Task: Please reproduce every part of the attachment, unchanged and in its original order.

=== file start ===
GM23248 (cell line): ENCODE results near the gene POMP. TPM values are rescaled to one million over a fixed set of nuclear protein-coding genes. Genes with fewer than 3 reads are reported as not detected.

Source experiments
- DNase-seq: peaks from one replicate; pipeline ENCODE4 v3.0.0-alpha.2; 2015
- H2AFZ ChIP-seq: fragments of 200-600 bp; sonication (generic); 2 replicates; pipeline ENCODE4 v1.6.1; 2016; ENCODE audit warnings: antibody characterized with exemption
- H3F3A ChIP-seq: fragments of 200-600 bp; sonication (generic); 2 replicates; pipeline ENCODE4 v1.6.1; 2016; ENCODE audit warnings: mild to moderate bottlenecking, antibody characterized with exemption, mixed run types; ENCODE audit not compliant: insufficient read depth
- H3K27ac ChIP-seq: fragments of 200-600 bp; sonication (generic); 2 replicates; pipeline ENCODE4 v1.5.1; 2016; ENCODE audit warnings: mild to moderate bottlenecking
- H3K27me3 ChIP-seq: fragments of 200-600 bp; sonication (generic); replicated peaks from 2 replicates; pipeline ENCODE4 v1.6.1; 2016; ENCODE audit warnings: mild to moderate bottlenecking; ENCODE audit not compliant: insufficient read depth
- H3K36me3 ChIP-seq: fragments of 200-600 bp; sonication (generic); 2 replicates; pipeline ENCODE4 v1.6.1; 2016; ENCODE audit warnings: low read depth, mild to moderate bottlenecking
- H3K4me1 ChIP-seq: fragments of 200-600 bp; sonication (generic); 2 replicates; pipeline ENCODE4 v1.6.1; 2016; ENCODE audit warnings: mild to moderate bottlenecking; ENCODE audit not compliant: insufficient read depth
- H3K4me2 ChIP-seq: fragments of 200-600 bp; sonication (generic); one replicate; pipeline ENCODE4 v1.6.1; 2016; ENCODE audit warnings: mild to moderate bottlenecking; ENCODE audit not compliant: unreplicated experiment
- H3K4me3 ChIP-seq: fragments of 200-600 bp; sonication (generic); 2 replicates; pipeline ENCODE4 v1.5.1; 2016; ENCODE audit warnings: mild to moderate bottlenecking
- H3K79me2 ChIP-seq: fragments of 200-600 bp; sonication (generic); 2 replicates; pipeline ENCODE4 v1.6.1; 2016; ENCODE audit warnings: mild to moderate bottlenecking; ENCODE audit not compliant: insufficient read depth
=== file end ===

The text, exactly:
GM23248 (cell line): ENCODE results near the gene POMP. TPM values are rescaled to one million over a fixed set of nuclear protein-coding genes. Genes with fewer than 3 reads are reported as not detected.

Source experiments
- DNase-seq: peaks from one replicate; pipeline ENCODE4 v3.0.0-alpha.2; 2015
- H2AFZ ChIP-seq: fragments of 200-600 bp; sonication (generic); 2 replicates; pipeline ENCODE4 v1.6.1; 2016; ENCODE audit warnings: antibody characterized with exemption
- H3F3A ChIP-seq: fragments of 200-600 bp; sonication (generic); 2 replicates; pipeline ENCODE4 v1.6.1; 2016; ENCODE audit warnings: mild to moderate bottlenecking, antibody characterized with exemption, mixed run types; ENCODE audit not compliant: insufficient read depth
- H3K27ac ChIP-seq: fragments of 200-600 bp; sonication (generic); 2 replicates; pipeline ENCODE4 v1.5.1; 2016; ENCODE audit warnings: mild to moderate bottlenecking
- H3K27me3 ChIP-seq: fragments of 200-600 bp; sonication (generic); replicated peaks from 2 replicates; pipeline ENCODE4 v1.6.1; 2016; ENCODE audit warnings: mild to moderate bottlenecking; ENCODE audit not compliant: insufficient read depth
- H3K36me3 ChIP-seq: fragments of 200-600 bp; sonication (generic); 2 replicates; pipeline ENCODE4 v1.6.1; 2016; ENCODE audit warnings: low read depth, mild to moderate bottlenecking
- H3K4me1 ChIP-seq: fragments of 200-600 bp; sonication (generic); 2 replicates; pipeline ENCODE4 v1.6.1; 2016; ENCODE audit warnings: mild to moderate bottlenecking; ENCODE audit not compliant: insufficient read depth
- H3K4me2 ChIP-seq: fragments of 200-600 bp; sonication (generic); one replicate; pipeline ENCODE4 v1.6.1; 2016; ENCODE audit warnings: mild to moderate bottlenecking; ENCODE audit not compliant: unreplicated experiment
- H3K4me3 ChIP-seq: fragments of 200-600 bp; sonication (generic); 2 replicates; pipeline ENCODE4 v1.5.1; 2016; ENCODE audit warnings: mild to moderate bottlenecking
- H3K79me2 ChIP-seq: fragments of 200-600 bp; sonication (generic); 2 replicates; pipeline ENCODE4 v1.6.1; 2016; ENCODE audit warnings: mild to moderate bottlenecking; ENCODE audit not compliant: insufficient read depth